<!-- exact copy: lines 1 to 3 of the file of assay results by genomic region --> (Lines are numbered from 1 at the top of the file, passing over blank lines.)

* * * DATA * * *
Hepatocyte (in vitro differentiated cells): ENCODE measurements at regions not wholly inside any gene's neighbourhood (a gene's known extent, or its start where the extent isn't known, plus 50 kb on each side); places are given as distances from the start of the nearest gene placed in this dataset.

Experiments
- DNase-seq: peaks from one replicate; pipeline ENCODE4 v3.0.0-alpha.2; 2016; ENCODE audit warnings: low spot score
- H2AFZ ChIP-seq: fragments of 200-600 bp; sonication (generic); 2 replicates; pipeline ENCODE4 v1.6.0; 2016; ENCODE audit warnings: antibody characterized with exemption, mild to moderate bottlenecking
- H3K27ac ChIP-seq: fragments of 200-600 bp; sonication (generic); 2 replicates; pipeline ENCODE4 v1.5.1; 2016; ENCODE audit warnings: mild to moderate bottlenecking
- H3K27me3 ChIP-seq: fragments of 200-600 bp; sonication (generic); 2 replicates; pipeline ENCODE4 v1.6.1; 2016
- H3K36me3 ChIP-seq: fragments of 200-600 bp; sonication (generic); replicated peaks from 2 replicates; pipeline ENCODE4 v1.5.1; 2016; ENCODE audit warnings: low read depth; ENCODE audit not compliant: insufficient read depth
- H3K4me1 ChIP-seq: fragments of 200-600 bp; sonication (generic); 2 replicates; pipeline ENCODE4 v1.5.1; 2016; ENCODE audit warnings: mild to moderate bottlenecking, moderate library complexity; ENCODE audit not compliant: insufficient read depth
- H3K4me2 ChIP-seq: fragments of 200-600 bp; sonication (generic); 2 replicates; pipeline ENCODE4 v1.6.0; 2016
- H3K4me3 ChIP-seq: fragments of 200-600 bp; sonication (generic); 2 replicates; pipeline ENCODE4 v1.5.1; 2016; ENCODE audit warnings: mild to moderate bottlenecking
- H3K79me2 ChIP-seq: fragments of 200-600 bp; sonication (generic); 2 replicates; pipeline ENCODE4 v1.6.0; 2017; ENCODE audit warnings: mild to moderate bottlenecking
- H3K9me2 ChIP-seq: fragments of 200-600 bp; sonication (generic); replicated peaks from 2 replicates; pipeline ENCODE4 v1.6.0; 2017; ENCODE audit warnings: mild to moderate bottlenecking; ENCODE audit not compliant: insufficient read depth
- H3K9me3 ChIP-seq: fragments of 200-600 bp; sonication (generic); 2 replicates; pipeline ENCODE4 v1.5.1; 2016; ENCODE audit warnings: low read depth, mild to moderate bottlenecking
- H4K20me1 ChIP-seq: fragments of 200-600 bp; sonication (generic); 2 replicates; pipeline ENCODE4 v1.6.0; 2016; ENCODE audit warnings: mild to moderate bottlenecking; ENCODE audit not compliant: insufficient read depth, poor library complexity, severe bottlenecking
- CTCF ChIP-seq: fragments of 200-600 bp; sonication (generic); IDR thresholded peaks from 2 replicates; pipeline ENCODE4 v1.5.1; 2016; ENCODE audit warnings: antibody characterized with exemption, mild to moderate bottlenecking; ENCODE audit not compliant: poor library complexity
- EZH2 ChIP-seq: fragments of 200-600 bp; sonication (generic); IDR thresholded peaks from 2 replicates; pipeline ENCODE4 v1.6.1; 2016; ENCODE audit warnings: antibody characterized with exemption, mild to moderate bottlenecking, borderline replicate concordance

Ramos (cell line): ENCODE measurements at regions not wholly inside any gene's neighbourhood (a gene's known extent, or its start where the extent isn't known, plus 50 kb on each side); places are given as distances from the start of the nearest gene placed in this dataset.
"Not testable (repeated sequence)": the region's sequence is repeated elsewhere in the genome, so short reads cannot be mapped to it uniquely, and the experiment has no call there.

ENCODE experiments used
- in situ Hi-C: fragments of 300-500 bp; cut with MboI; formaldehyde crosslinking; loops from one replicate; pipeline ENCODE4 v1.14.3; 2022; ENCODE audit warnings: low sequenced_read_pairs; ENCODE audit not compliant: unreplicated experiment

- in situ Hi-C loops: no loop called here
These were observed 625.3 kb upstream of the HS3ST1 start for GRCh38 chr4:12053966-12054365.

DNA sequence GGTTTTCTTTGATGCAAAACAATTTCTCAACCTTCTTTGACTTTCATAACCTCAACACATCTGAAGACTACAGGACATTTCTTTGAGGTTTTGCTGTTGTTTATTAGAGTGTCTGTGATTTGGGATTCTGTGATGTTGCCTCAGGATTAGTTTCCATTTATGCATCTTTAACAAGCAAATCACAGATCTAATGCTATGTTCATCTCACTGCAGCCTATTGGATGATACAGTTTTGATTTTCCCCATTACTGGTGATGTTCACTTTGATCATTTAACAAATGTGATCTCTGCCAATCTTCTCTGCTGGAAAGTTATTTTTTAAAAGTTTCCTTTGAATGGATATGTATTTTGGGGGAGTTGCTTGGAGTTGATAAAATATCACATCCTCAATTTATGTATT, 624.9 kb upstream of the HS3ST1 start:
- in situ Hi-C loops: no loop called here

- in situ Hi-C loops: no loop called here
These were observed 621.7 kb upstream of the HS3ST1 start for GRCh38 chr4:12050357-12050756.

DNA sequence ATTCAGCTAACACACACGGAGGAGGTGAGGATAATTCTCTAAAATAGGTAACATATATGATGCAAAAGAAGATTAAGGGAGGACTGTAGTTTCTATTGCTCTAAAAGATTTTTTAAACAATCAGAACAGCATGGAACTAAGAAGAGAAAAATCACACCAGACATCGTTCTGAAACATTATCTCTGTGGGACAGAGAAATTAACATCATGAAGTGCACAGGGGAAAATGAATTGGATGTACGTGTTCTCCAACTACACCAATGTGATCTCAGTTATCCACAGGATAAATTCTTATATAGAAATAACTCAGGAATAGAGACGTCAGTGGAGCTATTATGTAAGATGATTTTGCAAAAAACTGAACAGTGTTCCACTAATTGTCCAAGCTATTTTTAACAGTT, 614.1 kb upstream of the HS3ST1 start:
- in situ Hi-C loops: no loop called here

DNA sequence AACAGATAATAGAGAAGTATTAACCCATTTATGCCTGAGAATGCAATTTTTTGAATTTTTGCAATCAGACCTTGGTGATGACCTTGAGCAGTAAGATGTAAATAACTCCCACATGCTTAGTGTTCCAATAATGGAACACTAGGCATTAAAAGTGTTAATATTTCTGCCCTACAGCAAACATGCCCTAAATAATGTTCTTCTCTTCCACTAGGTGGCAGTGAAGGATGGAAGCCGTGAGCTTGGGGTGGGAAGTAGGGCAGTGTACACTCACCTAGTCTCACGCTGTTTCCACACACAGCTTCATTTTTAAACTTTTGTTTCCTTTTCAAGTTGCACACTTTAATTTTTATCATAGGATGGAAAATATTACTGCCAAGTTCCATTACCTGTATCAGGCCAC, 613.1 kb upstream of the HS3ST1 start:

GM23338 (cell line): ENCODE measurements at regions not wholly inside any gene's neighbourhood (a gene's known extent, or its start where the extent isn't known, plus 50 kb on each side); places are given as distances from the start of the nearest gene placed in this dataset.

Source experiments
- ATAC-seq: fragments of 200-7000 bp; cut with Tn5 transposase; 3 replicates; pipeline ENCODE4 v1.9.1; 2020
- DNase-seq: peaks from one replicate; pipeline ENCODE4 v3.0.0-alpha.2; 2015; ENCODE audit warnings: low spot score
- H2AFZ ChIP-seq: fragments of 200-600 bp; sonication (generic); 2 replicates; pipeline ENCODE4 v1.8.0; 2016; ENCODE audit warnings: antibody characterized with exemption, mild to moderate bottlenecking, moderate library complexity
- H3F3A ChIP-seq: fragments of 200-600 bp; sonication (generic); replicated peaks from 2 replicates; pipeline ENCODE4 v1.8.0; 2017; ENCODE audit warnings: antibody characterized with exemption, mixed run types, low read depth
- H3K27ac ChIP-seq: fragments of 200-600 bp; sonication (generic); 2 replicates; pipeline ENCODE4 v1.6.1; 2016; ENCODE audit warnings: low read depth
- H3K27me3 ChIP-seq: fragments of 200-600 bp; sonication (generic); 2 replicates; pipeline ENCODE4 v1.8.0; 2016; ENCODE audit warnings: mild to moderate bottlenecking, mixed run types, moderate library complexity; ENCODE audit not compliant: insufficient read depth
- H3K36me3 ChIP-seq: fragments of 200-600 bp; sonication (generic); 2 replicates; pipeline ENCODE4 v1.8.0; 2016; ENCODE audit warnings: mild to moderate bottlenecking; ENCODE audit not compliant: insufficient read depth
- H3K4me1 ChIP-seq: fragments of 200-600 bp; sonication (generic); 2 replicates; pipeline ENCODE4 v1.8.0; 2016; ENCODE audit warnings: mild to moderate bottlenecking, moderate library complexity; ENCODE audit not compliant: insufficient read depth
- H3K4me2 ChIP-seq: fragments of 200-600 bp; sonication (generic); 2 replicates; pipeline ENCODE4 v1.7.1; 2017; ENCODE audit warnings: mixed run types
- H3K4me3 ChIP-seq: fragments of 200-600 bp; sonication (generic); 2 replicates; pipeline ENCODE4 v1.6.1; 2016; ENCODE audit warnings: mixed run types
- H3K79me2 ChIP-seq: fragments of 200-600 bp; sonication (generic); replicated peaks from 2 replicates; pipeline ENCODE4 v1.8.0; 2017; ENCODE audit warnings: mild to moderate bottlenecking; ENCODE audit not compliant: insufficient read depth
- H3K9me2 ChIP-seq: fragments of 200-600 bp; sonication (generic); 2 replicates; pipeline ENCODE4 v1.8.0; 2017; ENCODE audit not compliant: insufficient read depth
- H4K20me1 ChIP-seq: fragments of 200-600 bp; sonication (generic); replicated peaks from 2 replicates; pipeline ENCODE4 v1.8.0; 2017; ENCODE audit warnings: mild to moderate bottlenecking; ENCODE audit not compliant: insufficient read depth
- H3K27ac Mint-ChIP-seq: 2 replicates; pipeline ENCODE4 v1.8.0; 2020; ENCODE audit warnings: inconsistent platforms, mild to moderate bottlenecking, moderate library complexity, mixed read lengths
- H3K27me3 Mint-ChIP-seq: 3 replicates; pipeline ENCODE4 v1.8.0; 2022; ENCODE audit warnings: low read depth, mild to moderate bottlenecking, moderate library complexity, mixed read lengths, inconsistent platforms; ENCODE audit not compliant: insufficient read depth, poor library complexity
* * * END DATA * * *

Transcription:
Hepatocyte (in vitro differentiated cells): ENCODE measurements at regions not wholly inside any gene's neighbourhood (a gene's known extent, or its start where the extent isn't known, plus 50 kb on each side); places are given as distances from the start of the nearest gene placed in this dataset.

Experiments
- DNase-seq: peaks from one replicate; pipeline ENCODE4 v3.0.0-alpha.2; 2016; ENCODE audit warnings: low spot score